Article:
Friday, June 14, 2002
1. MISSILE DEFENSE: IF THE NEWS IS BAD,
Yesterday marked the formal withdrawal of the US from the ABM Treaty,
and President Bush vowed to deploy an effective missile defense as soon
as possible. Effective? That could take a while, but who will know? Faced
with a series of embarrassing failures of missile defense tests, the Pentagon
took firm corrective action last month, placing a secrecy order on future
test results (WN 17 May 02). Naturally, news
of any successful test will be leaked. A move in the Senate would amend
the Defense Authorization Bill to block the secrecy order, but Secretary
of Defense Rumsfeld warned that he would recommend a veto of the spending
bill if it tinkers in any way with the President's missile defense plan.
2. DIRTY STORY: IF YOU CAN'T CLASSIFY
IT, CREATE A NEW HEADLINE.
On Sunday, FBI screw ups prior to 9/11 were on every talk show. By Monday,
congressional committees were fighting over who would get to hear the
first public testimony from FBI whistle-blower Coleen Rowley. The White
House urgently needed an intelligence success. So what are news managers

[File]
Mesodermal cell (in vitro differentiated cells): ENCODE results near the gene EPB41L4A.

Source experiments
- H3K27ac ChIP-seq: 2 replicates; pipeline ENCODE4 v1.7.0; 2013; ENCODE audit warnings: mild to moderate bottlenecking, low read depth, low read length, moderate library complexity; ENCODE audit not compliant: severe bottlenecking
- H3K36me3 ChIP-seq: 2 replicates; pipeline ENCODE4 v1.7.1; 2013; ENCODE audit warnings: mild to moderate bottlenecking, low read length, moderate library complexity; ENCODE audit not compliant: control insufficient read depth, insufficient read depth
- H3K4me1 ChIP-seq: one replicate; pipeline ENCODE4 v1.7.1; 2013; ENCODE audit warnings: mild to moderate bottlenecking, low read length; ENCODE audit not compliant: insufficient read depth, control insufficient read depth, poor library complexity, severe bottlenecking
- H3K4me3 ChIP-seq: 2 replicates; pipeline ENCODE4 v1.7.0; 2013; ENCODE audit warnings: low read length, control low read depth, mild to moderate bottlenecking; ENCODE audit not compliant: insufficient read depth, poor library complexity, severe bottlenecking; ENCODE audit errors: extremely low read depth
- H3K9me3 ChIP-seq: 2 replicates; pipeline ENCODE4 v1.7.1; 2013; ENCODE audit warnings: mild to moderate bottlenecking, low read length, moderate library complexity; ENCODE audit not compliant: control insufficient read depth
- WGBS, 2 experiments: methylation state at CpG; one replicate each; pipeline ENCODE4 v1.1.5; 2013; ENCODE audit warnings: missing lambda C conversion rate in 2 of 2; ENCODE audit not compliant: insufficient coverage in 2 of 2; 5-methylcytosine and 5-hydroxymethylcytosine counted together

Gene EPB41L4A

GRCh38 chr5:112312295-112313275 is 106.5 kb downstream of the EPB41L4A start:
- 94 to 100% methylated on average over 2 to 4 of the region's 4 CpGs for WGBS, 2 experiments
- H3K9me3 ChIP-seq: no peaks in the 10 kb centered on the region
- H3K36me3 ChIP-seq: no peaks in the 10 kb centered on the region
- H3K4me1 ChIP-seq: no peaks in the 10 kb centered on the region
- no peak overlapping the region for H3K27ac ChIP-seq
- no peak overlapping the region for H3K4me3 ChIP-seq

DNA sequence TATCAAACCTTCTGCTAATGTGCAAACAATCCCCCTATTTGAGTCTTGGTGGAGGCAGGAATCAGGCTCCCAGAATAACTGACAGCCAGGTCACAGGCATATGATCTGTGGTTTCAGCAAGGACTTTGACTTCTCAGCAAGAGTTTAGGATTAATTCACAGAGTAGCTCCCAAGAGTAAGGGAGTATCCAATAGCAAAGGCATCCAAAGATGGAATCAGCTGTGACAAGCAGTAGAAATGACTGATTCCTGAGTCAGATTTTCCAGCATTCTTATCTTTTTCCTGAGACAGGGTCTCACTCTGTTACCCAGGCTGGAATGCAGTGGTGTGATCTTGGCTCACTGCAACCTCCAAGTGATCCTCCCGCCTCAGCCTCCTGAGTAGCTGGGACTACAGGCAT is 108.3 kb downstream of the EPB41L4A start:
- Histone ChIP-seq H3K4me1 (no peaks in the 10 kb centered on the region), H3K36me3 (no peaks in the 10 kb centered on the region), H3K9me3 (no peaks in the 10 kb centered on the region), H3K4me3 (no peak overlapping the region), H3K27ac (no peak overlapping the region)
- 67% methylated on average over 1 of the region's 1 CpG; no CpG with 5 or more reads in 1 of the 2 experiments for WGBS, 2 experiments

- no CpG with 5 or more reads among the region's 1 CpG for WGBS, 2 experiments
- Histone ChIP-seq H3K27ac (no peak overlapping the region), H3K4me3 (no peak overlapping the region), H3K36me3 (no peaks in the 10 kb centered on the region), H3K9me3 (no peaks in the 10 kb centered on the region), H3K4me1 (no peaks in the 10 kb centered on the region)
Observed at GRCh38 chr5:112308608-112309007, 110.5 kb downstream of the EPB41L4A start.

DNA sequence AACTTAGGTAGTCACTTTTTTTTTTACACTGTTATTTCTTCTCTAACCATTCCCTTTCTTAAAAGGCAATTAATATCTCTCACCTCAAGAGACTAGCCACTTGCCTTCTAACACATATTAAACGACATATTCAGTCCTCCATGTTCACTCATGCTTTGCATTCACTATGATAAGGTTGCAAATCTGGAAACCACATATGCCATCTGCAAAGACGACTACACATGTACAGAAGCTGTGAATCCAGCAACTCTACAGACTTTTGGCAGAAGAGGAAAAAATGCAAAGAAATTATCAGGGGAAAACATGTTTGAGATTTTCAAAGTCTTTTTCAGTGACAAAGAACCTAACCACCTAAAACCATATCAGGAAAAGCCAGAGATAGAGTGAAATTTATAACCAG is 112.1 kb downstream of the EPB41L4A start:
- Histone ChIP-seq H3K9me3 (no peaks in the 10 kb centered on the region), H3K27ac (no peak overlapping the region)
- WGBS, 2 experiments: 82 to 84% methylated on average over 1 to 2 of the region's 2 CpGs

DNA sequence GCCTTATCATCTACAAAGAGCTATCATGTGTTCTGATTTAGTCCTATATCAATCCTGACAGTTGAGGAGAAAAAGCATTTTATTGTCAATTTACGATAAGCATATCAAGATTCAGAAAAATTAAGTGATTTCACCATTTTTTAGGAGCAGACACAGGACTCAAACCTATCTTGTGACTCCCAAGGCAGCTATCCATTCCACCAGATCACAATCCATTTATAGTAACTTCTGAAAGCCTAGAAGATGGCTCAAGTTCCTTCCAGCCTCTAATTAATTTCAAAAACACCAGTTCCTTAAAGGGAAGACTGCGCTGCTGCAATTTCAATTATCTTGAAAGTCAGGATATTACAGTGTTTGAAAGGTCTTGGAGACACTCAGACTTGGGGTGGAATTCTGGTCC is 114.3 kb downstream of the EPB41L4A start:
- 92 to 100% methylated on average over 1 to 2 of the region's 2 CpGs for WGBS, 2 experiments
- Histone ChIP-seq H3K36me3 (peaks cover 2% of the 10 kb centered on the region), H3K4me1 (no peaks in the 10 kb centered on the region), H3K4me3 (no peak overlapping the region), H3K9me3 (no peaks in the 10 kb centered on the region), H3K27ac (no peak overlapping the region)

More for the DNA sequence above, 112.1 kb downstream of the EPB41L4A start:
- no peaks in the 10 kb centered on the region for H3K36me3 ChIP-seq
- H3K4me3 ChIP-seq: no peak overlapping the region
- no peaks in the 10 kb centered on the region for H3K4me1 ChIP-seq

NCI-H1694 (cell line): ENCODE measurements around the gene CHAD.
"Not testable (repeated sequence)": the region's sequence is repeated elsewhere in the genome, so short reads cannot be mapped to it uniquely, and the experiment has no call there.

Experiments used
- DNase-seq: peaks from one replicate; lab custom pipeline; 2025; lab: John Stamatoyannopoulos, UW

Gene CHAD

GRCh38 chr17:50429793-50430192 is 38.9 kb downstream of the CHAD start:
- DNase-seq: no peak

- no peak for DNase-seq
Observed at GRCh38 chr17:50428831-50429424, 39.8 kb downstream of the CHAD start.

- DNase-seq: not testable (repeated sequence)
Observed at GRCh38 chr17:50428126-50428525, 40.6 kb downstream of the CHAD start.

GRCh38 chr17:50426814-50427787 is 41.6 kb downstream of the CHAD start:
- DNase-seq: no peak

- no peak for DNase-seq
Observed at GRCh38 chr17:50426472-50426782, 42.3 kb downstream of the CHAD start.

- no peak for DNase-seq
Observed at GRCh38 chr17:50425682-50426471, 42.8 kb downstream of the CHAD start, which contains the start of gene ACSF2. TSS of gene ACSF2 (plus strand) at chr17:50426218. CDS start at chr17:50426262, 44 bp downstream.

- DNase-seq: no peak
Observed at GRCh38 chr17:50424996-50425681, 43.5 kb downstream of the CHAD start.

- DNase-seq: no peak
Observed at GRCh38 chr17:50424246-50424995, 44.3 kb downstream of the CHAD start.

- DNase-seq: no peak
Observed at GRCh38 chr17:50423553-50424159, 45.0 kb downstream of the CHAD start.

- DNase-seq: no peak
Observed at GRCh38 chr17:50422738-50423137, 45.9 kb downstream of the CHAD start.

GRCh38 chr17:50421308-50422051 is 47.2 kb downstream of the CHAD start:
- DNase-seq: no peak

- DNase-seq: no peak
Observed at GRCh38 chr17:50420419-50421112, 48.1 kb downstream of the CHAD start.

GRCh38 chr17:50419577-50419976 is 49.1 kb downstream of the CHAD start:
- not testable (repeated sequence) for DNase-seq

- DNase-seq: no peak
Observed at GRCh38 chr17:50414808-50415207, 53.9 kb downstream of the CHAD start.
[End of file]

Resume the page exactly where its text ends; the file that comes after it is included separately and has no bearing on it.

for? On Tuesday, it was announced that Abdullah al-Muhajir, described
as the key figure in a plot to explode a dirty bomb in Washington, DC,
had been arrested at O'Hare International Airport. Failures of the FBI
vanished from the news. Lucky timing? Not exactly. Muhajir, a US citizen,
had been arrested a month earlier, and was secretly held in a military
prison, without charges, until he was needed. The media did the rest,
feeding on the public's exaggerated fear of radiation - even pictures
of mushroom clouds. President Bush was shown on television explaining
that "Padilla is a bad guy." It's probably true, but then, that's why
we have trials isn't it?
3. GLOBAL WARMING: NOW THAT IT'S OFFICIAL,
WHAT DO WE DO NEXT?
When asked about an EPA report acknowledging the climate is growing warmer
(WN 7 Jun 02), President Bush said he had
"read the report put out by the bureaucracy." If you're wondering who
the bureaucracy is, the White House signed off on the report. The Administration
proposes we learn to live in a warmer world. In fact, we have little choice;
as a result of CO2 in the pipeline, climate models show temperatures continuing
to rise for years no matter how we cut emissions. The National Climate
Change Vulnerability and Resilience Program, introduced by Rep. J.C. Watts,
Jr. (R-OK), offers a plan for adapting to the change.
4. NUCLEAR PROLIFERATION? NOT IN JAPAN.
Japan is certainly the most technologically advanced nation without a
nuclear arsenal. But when Chief Cabinet Secretary Yasuo Fukuda warned
"Japan could abandon its long standing non-nuclear principles," popular
opinion quickly compelled him to recant.
(Christy Fernandez assisted with this week's What's New.)